An impressive book, let down only be necessity, really. Having never played the original "Warcraft" titles I was pretty unfamiliar with much of the lo...moreAn impressive book, let down only be necessity, really. Having never played the original "Warcraft" titles I was pretty unfamiliar with much of the lore so clumsily communicated within "World of Warcraft". When this book came along to try to explain how the current Lich King came to be, however, I was informed, excited and, to a certain degree, inspired. It tells so much more of course, as the Death Knight Arthas was such a key character in the sacking of Lordaeron and Silvermoon, and in the formation of the Forsaken. Each of these events has an exciting story to be told too.
Where the book is let down is in the way it skips whole chunks of history. Despite a good build-up and many occasions in which we're shown the characters' motivations, the story simply cannot seem to retell the events of the games themselves. In a few ways this feels right, as it keeps seasoned players from being bored and allows the other novels and comics their own space, but it also feels very wrong as a book with the potential to really motivate players who otherwise may fail to grasp the depths to Azeroth's story.(less)
The book is narrated to us by Warchief Thrall himself, and tells a winding and fairly epic tale of how the Fel Horde came to be. Beginnin...moreSuperb stuff.
The book is narrated to us by Warchief Thrall himself, and tells a winding and fairly epic tale of how the Fel Horde came to be. Beginning with the shamanistic clans who once lived harmoniously with the world around them, and weaving up to the Horde's emergence through Medivh's Dark Portal to Azeroth, the book basically fills in much of Outland's lore.
As with the other Warcraft book I've read, the most exciting prospect this held and delivered on was the way it fills in the narrative I'd ignored or taken for granted, particularly to a player for whom World of Warcraft was their only base.
More specifically, Rise of the Horde tells us how the orcs came under the demonic influence which pitted them against man and orc alike. It also documents just how Prophet Velen and his draenei came to be chased by their corrupted eredar brethren, from their own world to that they christened Draenor, and on to Azeroth. The realms of Nagrand, Hellfire Peninsula and the Black Morass (later Blasted Lands) form the stage, and it's through books like this we come to know just what Hellfire Citadel is, and the significance of many names a casual player may simply see as a target or quest hub.
Needless to say, I could not measure this book on how it may read for a non-player.(less)
This was an alright book, and a pretty good follow-on from Golden's Rise of the Horde. It felt a little rough though, and while none of the series wou...moreThis was an alright book, and a pretty good follow-on from Golden's Rise of the Horde. It felt a little rough though, and while none of the series would be universally appealing, dealing as they do with computer game lore, Lord of the Clans felt like the least acessible so far.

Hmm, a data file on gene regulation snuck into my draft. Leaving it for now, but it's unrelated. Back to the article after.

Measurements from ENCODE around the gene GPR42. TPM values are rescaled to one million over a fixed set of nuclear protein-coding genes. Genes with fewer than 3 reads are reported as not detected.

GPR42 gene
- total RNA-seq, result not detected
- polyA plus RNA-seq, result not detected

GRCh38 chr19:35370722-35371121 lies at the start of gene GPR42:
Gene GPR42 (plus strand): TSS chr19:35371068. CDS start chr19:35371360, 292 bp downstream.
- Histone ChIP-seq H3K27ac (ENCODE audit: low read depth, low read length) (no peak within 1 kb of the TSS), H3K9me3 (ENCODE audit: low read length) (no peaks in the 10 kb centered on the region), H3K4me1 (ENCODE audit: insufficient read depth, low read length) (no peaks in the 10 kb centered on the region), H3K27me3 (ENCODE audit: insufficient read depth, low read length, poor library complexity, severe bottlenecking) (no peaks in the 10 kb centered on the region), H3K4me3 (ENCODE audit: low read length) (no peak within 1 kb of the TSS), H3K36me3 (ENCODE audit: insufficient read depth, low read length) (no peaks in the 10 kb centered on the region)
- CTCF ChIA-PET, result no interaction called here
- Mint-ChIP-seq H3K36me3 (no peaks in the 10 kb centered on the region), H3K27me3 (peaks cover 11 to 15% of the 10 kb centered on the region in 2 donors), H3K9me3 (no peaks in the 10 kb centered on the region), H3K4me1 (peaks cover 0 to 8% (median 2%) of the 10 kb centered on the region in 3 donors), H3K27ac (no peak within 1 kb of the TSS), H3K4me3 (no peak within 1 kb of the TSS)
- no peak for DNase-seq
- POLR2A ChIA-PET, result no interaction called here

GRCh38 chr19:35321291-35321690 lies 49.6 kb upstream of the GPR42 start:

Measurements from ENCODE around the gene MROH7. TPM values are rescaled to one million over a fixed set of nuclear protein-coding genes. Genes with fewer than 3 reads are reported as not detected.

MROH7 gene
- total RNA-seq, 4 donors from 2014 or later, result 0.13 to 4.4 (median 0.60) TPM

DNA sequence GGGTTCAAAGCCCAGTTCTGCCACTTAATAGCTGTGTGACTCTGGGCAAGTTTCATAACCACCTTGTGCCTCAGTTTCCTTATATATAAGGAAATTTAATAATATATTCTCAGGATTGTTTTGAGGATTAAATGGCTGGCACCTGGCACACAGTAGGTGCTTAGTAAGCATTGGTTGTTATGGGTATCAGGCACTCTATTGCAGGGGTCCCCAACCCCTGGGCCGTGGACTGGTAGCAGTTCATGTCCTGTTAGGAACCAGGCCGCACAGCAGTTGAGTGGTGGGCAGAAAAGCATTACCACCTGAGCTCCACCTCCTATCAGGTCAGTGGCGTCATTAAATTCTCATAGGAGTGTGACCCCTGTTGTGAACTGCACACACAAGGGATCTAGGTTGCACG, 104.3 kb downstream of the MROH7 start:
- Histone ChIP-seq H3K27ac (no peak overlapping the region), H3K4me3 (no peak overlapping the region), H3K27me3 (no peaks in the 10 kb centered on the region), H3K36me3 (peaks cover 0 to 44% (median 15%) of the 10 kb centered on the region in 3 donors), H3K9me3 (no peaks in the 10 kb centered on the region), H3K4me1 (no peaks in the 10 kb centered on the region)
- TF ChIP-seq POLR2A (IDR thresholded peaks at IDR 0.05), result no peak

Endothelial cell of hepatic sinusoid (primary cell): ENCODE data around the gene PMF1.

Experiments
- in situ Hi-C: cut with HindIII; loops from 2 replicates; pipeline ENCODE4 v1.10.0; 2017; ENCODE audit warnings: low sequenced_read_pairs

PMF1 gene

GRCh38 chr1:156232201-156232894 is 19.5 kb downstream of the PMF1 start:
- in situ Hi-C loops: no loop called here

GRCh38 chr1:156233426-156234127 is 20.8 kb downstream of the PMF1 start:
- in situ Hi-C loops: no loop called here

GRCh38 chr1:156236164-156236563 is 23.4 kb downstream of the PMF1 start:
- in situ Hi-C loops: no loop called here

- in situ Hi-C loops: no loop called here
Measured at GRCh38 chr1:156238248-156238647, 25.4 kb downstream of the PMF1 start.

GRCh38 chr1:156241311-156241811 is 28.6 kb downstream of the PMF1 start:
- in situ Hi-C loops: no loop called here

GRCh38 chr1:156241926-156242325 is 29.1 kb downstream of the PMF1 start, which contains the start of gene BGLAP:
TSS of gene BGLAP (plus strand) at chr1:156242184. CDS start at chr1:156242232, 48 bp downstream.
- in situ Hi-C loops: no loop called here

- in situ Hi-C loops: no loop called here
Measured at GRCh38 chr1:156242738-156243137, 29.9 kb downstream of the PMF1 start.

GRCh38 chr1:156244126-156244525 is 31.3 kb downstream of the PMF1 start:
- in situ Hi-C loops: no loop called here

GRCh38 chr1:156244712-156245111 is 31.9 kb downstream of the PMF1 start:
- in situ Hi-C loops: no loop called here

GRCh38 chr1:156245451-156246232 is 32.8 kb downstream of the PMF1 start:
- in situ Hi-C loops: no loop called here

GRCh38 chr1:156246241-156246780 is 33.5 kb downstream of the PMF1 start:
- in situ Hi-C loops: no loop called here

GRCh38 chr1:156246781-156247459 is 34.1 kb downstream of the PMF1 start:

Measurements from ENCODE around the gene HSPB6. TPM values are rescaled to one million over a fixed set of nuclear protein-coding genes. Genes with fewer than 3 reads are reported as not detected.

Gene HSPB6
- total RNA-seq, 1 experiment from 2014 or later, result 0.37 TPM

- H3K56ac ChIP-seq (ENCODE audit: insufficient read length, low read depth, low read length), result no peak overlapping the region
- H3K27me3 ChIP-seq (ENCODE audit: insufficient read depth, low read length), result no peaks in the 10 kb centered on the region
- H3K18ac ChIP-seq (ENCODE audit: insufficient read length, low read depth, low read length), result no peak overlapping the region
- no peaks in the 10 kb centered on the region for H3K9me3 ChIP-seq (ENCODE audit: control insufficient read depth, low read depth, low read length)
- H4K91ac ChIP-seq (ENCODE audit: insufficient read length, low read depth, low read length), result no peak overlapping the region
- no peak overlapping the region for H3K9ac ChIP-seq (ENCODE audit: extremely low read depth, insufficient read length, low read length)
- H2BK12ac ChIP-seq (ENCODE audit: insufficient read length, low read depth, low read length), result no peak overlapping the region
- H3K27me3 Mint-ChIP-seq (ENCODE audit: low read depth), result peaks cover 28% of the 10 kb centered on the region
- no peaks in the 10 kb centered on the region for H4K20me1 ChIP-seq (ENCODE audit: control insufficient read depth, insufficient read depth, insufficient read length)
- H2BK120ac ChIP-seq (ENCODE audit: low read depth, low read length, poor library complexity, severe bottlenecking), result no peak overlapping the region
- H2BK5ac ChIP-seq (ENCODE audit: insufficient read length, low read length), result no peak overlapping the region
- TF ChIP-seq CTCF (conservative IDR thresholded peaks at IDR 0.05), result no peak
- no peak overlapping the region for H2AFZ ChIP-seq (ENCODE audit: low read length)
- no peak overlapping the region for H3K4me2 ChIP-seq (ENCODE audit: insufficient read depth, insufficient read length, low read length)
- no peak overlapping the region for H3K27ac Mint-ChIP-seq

As I understand it, Rise of the Horde chronicles events up to the point of the first Warcraft game. Lord of the Clans describes what followed the Fel Horde's defeat, with Aedelas Blackmoore and Thrall as its chief characters.
I bought this book wanting to know more about Warchief Thrall's story, and certainly got that. There is also a pleasing amount of detail in regards to Orgrim Doomhammer and Grom Hellscream too, who despite being such key characters in the Warcraft mythology, were skimmed over in the earlier book, which described their demonic corruption. There are some plot inconsistencies too, just as between Warcraft's strategy and online world series. But really the sour note seemed to come from the book's vulgarity.
Unlike other works, which describe characters' origins and the ways of entire cultures in quite an amiable way, Golden's written quite a rough and, at times, gruesome tale somewhat at odds with the world I understood. The Horde is painted very much as an animal race down to its quite gruesome child-rearing techniques, while the man we see in other books as an unstable drunk turns out very violent indeed through the course of Thrall's liberation.
It felt a little refreshing, and enlightening too, but the shift in mood was not handled very well and I was left feeling tolerably disgusted. That said, I feel the author deserves praise for a thrilling depiction of the orcs' war; never have I longed to hear Grom's 'hellscream' more than in the setting painted here.(less)